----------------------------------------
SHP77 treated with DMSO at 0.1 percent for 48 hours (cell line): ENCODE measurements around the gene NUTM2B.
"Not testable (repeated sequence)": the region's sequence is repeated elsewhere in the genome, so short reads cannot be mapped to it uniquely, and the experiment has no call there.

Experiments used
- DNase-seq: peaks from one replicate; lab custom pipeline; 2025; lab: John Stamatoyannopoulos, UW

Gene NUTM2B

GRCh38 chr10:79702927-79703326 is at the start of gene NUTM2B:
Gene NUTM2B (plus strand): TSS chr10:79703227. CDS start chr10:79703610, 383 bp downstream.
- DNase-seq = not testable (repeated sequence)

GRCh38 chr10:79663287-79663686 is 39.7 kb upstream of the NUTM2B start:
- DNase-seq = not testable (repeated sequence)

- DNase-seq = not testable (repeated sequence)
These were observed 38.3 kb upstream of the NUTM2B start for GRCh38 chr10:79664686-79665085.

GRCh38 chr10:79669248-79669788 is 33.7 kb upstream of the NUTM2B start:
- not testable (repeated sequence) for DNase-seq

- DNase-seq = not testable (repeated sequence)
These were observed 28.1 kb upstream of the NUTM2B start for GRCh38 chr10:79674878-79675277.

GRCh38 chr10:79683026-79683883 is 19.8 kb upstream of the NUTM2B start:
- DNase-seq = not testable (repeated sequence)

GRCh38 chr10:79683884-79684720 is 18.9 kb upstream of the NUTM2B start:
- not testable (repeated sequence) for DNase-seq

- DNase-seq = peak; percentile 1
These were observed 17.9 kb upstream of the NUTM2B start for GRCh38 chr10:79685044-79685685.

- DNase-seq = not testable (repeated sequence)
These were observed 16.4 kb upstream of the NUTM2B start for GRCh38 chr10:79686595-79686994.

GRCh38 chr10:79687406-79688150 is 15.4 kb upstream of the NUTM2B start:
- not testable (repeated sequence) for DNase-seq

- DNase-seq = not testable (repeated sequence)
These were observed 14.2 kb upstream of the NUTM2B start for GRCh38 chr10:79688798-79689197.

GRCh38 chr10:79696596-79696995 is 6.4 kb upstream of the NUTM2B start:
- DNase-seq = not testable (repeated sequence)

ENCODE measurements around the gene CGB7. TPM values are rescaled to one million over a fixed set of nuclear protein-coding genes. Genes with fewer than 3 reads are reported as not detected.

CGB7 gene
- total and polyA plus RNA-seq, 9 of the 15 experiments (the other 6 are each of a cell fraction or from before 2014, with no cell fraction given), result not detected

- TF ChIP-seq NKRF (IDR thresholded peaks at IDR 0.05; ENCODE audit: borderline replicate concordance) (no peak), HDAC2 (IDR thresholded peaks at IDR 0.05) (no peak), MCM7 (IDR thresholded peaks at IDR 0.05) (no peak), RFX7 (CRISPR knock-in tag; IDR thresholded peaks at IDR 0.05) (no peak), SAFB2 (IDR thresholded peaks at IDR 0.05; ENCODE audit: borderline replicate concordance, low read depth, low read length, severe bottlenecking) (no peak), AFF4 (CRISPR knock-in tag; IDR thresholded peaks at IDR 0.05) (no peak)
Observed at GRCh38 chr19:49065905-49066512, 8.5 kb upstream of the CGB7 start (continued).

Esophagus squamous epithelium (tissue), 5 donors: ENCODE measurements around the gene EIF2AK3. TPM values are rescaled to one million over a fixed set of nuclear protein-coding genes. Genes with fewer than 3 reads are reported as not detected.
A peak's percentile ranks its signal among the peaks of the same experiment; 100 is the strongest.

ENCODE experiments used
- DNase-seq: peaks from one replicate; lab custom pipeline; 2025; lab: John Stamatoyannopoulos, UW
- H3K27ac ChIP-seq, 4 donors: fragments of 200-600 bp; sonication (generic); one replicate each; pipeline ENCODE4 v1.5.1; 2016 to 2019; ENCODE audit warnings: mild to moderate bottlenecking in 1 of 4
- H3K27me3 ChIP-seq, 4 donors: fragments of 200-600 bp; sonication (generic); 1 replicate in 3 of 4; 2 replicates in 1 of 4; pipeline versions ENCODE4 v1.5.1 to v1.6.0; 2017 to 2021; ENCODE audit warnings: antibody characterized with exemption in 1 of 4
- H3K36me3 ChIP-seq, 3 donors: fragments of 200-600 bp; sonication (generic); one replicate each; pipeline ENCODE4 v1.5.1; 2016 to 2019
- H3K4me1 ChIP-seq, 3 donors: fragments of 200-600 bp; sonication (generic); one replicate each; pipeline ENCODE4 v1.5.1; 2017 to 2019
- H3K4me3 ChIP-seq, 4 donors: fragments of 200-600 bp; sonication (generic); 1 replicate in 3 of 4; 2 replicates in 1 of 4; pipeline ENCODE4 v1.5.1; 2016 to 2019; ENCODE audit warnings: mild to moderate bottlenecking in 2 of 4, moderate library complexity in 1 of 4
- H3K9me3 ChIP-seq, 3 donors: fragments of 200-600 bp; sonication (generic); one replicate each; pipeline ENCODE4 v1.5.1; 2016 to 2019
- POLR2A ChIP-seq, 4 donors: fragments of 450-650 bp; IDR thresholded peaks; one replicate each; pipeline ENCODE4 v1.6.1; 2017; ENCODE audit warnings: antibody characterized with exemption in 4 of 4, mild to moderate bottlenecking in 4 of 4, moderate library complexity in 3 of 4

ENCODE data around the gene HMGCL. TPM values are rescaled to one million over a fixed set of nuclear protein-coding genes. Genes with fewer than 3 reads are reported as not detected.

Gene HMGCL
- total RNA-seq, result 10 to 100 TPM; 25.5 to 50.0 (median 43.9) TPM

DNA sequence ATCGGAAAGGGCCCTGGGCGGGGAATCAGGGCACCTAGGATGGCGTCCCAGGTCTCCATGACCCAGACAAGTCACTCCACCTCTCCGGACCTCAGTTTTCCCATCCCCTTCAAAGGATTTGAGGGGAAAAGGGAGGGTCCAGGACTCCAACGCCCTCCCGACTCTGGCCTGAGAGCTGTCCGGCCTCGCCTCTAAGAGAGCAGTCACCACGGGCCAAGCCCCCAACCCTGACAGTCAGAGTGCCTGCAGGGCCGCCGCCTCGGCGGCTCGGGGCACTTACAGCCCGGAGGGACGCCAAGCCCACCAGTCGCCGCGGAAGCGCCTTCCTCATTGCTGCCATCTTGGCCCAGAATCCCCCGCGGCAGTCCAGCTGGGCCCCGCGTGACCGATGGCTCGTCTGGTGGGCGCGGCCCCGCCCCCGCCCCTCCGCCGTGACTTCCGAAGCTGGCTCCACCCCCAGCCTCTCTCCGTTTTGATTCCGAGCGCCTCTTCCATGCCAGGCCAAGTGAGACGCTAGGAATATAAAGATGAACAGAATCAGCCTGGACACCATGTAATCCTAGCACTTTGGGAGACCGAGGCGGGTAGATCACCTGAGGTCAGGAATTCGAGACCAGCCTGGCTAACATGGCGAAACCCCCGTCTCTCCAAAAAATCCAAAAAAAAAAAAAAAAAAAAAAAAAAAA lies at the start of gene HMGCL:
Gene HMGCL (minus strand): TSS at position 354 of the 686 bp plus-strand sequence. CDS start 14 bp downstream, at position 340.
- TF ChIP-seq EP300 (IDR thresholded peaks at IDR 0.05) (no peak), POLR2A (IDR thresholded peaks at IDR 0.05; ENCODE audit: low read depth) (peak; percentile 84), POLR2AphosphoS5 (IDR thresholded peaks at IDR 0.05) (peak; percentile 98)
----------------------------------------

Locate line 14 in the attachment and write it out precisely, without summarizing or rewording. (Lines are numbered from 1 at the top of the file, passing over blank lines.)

- not testable (repeated sequence) for DNase-seq